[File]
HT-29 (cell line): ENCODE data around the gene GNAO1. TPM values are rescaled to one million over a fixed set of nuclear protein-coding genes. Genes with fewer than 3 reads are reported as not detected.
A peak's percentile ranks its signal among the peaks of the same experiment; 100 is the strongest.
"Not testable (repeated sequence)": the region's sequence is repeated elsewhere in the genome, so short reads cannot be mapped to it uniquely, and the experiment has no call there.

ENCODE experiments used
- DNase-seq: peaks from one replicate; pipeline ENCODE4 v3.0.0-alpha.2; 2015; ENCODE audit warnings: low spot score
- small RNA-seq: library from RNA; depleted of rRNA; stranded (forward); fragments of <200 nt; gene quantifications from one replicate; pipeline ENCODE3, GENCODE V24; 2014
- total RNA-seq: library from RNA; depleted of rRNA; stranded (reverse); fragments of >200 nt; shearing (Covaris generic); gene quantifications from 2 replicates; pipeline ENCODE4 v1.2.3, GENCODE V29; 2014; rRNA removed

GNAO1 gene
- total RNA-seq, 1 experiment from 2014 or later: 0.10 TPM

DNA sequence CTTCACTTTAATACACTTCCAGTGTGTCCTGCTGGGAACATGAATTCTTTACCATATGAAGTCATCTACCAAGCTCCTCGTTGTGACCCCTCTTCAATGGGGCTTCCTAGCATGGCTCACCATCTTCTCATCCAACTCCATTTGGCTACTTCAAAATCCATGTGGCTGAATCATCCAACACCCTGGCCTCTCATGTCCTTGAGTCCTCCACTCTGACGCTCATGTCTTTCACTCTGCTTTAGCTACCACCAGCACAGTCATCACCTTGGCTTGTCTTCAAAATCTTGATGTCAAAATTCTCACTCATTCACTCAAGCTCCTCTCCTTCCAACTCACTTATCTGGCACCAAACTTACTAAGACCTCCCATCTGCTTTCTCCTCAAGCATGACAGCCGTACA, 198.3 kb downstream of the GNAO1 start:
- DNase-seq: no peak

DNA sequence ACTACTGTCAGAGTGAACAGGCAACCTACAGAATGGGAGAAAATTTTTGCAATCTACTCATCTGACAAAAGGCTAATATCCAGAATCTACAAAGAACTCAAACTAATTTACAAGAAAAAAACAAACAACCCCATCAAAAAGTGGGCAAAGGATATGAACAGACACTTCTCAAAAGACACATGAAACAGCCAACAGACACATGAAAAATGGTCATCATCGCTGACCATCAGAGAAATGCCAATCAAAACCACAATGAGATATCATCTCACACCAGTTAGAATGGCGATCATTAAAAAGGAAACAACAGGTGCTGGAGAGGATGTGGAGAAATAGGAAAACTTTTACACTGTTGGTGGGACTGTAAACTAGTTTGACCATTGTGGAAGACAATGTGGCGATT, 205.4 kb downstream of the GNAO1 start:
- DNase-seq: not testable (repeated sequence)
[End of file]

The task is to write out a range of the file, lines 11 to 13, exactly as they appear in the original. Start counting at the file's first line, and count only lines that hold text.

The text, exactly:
- DNase-seq: no peak

DNA sequence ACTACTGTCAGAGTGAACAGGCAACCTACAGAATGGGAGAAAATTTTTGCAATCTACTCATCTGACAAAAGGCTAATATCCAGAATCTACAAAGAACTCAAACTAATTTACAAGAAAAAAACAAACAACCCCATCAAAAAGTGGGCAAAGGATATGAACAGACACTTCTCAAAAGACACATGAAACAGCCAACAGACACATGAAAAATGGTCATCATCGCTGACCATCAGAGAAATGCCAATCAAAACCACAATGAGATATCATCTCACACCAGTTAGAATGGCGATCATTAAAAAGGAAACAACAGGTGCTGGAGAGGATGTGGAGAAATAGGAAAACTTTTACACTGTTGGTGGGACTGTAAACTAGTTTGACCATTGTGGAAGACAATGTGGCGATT, 205.4 kb downstream of the GNAO1 start:
- DNase-seq: not testable (repeated sequence)